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the microsampling blog

capillary blood sampling: what it is, how it works, why it matters

Considering how much technological innovation is impacting and shaping healthcare, it's a bit odd that so many medical and research practices remain reliant on traditional venipuncture. Anyone who works with wet blood - or has their blood taken - is aware of its limitations.

taking a micro sample of capillary blood from finger prickThe good news is that capillary blood sampling is becoming a more practical alternative. The hurdles to its widespread adoption are being overcome, it is beginning to proliferate more widely, and its applications are becoming more useful.

Here are a few reasons to consider capillary blood collection, especially if you weren't ready to in the past.

Finger-Stick Capillary Blood Sampling Is Simpler

Capillary blood sampling offers a less painful, less stressful sampling event (usually requiring only the quick prick of a fingertip), and the method also offers significant logistical advantages.

No dry ice or refrigeration for cold-chain shipping or storage is required. Finger-stick microsampling delivers dried blood samples, which can be shipped and analyzed using a dried blood spot (DBS) workflow.

This frees up time and budget for more important purposes.

Microsampling Is Person-Centric

Studies show that patients and study participants prefer capillary blood sampling using a quick finger-stick method over other methods. It is particularly preferred over traditional venipuncture, which involves a needle puncture in the arm.

Capillary blood sampling is considered an important missing link in patient-centric medicine. It's more comfortable, and it allows patients greater convenience and agency... (watch the video to learn more):


Microsampling Can Happen Anywhere

With capillary blood sampling using a finger-stick methods at home, patients and study participants can forego visits to the clinic and wave goodbye to their phlebotomists.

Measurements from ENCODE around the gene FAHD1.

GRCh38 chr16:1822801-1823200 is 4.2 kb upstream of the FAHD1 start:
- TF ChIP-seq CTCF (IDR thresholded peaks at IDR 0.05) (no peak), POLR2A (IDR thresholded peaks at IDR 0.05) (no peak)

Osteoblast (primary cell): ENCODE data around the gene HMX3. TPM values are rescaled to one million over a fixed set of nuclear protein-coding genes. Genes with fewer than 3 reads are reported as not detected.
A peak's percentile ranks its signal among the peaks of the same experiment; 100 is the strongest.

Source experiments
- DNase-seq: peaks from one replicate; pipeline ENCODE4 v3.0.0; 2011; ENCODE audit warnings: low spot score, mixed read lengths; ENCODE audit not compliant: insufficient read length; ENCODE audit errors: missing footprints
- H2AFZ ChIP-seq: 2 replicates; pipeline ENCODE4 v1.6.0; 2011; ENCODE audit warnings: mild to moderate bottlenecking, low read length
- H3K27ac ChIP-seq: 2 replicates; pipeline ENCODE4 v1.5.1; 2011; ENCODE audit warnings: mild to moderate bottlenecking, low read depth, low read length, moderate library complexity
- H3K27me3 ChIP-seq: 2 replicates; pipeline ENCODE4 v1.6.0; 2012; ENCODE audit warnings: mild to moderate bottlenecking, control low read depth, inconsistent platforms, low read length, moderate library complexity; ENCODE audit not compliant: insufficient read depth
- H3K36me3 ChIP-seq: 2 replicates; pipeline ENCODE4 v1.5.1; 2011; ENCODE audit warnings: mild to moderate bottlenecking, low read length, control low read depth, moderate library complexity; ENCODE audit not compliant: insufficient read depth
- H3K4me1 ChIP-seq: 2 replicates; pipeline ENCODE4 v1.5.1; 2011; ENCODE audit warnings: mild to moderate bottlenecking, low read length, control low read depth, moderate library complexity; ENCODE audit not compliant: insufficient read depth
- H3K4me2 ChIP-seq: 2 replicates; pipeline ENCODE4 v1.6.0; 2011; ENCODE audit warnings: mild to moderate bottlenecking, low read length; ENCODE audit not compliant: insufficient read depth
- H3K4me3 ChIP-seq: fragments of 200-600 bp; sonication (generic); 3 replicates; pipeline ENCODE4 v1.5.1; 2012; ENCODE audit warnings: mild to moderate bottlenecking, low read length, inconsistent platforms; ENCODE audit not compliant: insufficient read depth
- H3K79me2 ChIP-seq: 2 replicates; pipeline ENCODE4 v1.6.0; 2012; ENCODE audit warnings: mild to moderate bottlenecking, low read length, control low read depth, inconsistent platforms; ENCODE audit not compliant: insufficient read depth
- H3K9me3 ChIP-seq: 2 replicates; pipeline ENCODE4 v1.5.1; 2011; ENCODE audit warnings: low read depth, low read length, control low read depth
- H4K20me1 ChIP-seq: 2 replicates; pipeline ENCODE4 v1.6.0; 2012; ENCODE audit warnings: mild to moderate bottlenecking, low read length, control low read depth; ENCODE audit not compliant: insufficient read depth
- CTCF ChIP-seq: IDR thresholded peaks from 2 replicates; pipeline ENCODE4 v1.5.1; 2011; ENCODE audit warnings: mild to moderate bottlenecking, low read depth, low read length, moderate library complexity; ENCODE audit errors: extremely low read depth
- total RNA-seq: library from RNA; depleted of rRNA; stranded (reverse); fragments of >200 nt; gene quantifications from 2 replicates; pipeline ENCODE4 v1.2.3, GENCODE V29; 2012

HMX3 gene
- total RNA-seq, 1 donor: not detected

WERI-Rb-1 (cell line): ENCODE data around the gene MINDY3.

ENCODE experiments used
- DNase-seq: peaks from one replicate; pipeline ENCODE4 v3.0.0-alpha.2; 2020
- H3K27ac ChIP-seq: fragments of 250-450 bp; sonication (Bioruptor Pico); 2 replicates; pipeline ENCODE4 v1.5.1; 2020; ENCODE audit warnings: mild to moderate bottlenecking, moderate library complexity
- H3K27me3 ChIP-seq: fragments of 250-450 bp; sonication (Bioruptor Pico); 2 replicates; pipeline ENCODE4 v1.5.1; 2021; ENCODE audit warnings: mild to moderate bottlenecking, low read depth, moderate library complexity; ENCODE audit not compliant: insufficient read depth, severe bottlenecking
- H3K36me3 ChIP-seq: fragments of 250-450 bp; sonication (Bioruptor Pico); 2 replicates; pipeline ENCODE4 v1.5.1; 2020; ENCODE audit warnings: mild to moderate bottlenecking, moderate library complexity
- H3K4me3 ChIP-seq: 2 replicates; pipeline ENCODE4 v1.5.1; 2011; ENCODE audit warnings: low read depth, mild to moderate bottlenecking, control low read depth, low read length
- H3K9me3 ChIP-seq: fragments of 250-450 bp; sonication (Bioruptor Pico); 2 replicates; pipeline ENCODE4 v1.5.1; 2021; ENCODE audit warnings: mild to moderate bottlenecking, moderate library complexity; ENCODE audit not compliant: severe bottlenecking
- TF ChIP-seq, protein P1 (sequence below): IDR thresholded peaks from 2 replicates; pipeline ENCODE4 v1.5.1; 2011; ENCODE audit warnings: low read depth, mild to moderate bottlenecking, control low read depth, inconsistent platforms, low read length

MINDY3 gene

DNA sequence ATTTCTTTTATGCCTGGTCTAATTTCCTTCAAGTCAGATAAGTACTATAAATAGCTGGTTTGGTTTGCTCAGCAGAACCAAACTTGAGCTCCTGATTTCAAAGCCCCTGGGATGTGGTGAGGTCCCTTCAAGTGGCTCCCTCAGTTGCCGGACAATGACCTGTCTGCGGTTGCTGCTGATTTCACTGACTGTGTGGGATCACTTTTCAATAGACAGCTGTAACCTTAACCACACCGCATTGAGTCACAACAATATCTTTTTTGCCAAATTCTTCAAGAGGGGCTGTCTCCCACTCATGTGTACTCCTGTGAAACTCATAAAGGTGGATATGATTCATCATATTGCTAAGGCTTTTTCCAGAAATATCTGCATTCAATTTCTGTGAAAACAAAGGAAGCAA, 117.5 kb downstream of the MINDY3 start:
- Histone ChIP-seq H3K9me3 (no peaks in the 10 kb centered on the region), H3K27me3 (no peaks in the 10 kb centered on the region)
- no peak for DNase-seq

With minimal training, almost anyone can perform a basic microsampling procedure in almost any location. This allows patients to take greater agency in their own care. Remote microsampling is convenient, and makes it easier to recruit volunteers for a clinical trial.


Microsampling Works for Anyone, Anywhere

Gone are the days when capillary blood samples had to be awkwardly dripped onto special DBS cards. Mitra® devices based on volumetric absorptive microsampling technology offer an easy method of precise capillary blood sampling.

This device allows anyone to take quantitative, volumetrically accurate samples, as easily as if they were monitoring their blood glucose at home, or even swabbing their ears. This method is a benefit to researchers and clinical labs as well, because it eliminates the hematocrit bias that once compromised dried blood spot (DBS) test results. Now, capillary blood samples can generate results that correlate with those from wet blood.

For professionals working in healthcare, science, pharmaceutical drug development, and research, it's time to embrace the new potential of blood sampling.

Learn how others apply microsampling to advance research and healthcare in a range of industries

In some territories our devices are supplied for therapeutic or IVD use Outside of those territories our devices are supplied for research use only

Image & Video Credits: Trajan, Neoteryx

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